John Eastgate, managing director of property finance at Shawbrook Bank, has shared three things he would like to see from the Chancellor’s Autumn Budget.
Firstly, rethinking the planning process, he said that after being promised the biggest shake-up to the property market for a generation, expected changes to the planning process have since been scrapped leaving the door open for a revised approach from the new Housing Minister.
He added: “It’s nothing new to say that the UK has a chronic lack of housing, the government must make it easier for smaller developers, and individuals, to build on viable land in order to meet current demands.”
Eastgate said that a crucial part of this, and what he would like to see from the Chancellor, is a commitment to supporting the long overdue changes to the planning process.
The property market can have a key role to play in the government’s levelling up agenda, but only if it is given the right tools to do so, he added.
As well as this, Eastgate explained the importance of establishing new green incentives, he said: “Many landlords or property investors will be aware of recent changes to the Energy Performance Certificate (EPC) legislation which means that all properties must reach a rating of ‘C’ or above in order to be let by 2025.”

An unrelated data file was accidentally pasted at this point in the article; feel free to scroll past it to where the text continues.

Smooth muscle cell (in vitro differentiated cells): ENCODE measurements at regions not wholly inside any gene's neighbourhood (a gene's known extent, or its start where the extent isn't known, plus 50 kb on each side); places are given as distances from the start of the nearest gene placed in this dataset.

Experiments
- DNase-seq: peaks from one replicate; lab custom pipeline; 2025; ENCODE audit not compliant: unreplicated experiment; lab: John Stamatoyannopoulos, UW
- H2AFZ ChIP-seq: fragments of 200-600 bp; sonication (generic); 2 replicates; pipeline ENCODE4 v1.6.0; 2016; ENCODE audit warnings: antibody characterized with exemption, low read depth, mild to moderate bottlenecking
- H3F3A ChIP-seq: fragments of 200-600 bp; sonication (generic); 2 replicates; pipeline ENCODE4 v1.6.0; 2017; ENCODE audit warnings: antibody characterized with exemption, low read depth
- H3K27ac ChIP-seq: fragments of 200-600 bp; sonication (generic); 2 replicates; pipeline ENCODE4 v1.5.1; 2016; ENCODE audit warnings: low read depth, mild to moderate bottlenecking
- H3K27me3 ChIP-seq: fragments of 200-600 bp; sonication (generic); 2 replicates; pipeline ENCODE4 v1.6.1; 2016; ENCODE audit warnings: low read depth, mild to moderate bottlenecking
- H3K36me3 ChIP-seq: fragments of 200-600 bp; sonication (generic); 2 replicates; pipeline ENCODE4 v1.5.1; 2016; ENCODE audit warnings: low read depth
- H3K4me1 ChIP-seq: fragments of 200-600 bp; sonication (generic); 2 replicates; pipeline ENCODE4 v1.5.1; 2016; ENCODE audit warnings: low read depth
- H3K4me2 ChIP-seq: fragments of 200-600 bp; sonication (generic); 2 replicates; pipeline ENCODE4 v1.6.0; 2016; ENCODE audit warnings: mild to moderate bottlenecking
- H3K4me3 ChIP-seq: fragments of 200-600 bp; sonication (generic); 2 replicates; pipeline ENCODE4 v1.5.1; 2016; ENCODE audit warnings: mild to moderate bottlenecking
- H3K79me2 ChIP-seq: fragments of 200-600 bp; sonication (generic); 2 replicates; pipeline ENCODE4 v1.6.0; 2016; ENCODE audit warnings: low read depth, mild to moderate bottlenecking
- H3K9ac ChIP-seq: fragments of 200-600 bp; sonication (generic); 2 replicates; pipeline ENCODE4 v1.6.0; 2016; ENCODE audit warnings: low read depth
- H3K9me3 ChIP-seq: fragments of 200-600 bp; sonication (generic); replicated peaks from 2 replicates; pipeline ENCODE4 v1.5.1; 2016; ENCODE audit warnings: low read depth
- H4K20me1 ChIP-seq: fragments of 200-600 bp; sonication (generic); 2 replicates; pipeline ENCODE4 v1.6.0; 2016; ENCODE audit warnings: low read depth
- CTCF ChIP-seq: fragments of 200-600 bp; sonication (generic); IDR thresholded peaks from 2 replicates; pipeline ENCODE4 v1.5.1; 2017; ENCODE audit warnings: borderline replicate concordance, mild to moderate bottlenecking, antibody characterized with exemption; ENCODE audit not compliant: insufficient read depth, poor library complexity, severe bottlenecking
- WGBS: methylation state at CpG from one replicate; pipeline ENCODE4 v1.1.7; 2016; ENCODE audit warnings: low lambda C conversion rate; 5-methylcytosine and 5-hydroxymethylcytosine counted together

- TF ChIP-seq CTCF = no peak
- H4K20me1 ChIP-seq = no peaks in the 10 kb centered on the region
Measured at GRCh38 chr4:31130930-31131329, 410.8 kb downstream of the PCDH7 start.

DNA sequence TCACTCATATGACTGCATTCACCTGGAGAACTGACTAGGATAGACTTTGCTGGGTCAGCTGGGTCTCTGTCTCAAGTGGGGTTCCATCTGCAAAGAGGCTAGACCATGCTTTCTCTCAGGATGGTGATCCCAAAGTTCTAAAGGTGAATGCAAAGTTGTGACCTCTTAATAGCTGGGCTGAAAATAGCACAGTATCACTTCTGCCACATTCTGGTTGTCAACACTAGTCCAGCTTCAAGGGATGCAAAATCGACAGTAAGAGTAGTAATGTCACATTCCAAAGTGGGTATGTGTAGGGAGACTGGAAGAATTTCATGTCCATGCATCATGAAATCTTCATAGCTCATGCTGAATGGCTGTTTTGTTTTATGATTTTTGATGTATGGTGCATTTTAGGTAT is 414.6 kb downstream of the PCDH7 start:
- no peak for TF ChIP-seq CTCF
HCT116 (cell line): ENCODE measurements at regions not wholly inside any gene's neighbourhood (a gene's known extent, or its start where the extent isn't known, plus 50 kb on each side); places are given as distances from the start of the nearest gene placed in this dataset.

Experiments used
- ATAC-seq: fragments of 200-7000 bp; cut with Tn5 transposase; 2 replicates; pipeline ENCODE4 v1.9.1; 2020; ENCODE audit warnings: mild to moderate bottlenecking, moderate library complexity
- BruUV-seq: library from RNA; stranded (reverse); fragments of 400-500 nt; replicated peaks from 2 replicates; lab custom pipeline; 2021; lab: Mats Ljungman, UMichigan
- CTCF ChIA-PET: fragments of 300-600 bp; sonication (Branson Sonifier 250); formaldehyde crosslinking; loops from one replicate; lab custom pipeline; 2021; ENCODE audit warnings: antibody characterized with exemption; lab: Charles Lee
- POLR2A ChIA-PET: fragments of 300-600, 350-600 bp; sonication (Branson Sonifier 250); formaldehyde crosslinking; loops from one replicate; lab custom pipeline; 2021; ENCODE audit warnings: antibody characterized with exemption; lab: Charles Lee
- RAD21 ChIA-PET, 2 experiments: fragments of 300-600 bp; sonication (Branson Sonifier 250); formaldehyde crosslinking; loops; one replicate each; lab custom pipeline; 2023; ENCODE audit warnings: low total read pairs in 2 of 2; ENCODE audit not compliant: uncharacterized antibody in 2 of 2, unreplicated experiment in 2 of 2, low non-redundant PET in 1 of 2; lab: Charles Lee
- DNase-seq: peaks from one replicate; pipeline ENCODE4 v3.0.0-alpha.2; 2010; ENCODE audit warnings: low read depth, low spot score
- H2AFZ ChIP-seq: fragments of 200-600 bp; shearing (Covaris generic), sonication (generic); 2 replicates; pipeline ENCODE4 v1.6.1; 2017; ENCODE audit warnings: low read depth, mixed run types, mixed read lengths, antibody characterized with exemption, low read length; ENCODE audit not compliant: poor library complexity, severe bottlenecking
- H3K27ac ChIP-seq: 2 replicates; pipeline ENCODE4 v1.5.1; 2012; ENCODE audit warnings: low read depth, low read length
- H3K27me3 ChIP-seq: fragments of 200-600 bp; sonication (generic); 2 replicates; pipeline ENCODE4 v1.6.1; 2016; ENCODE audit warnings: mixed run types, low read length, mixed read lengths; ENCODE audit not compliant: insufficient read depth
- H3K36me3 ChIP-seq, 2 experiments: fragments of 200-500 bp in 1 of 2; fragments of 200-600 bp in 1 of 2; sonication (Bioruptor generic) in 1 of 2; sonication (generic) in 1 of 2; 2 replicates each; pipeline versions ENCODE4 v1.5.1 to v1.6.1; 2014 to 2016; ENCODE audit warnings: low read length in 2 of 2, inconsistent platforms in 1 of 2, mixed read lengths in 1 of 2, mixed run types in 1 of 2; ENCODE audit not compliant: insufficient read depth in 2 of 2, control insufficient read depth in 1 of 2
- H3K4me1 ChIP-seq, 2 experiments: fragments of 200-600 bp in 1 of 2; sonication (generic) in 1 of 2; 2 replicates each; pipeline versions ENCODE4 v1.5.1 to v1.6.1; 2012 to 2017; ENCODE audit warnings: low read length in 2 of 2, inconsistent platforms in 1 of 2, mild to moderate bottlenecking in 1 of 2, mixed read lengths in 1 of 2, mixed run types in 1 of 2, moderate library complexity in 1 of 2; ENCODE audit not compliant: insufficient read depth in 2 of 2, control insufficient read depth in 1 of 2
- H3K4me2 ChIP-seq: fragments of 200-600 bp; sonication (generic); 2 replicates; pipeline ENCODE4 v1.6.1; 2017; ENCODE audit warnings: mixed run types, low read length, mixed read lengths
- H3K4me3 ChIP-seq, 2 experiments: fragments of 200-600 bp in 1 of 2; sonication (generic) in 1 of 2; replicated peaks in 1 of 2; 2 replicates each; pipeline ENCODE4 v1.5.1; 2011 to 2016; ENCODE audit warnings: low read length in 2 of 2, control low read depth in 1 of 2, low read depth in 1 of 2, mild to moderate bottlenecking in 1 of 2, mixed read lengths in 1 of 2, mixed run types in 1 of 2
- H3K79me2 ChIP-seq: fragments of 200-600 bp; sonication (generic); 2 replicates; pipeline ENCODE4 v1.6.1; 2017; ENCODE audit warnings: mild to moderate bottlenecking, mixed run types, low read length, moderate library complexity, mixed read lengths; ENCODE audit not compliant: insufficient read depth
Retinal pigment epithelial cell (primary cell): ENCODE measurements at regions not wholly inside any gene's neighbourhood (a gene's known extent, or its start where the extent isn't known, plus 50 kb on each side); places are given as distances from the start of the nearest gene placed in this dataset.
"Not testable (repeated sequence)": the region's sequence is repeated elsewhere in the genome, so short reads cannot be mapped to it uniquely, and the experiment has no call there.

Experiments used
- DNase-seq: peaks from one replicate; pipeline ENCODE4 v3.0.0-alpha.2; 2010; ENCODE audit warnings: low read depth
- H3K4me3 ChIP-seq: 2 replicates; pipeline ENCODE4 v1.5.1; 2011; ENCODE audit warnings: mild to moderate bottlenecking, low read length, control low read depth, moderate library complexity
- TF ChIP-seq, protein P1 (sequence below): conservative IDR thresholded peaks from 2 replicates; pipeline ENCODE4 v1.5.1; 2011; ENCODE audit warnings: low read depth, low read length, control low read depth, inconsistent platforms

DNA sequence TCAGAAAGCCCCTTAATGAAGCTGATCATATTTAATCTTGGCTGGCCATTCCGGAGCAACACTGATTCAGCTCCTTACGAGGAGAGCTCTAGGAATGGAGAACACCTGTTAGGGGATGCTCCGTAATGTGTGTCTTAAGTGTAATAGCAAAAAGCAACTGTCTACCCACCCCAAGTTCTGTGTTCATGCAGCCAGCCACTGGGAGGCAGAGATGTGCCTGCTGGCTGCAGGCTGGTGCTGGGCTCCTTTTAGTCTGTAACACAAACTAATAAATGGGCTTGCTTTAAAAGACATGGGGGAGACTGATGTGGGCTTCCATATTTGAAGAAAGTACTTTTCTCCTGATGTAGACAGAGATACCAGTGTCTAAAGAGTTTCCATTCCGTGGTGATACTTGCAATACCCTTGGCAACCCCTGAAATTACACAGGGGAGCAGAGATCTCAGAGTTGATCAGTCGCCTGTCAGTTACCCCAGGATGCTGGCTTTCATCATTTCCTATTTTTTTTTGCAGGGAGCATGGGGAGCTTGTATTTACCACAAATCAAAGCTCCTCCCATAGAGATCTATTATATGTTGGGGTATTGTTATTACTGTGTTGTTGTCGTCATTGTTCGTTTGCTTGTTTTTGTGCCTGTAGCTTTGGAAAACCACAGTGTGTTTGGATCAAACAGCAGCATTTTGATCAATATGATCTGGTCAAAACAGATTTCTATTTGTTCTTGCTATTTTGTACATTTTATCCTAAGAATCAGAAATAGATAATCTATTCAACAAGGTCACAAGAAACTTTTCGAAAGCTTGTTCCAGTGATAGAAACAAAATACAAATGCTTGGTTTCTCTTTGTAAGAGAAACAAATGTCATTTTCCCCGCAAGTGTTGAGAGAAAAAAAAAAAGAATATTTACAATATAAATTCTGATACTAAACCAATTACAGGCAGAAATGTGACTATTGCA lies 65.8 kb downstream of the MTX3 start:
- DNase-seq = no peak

He believes there has been a lack of guidance on how this can be achieved in practice and added that while new houses can be built with these regulations in mind, the reality is that a large amount of our current housing stock is over a century old.
The recent announcement that homeowners will be given a £5,000 grant to replace their boiler with an air source heat pump is one example of how the government is taking green steps.
He added: “To fully support landlords, investors and homeowners the government must establish a new fit for purpose set of green incentives that encourage people to transition to more sustainable and energy efficient ways of heating their home or making improvements to a property, with practical guidance on how it will be achieved.”
Eastgate’s final point is that he would like to see cuts to inheritance tax for downsizers.
He concluded: “Although the government haven’t outwardly raised the inheritance tax (IHT) threshold in recent years, the rapid growth in house prices has left more homeowners at risk of breaching the £325,000 tax-free allowance when they pass on their estate.”
Introducing a cut to inheritance tax for those looking to downsize would help the property market twofold, he added.
“As well as incentivising large homeowners to move into more manageable properties, freeing up bigger family homes across the market to help younger generations, it would also allow families to hold on to more of their accrued wealth and pass on to loved ones, so they too can build a deposit to buy their own home”, concluded Eastgate.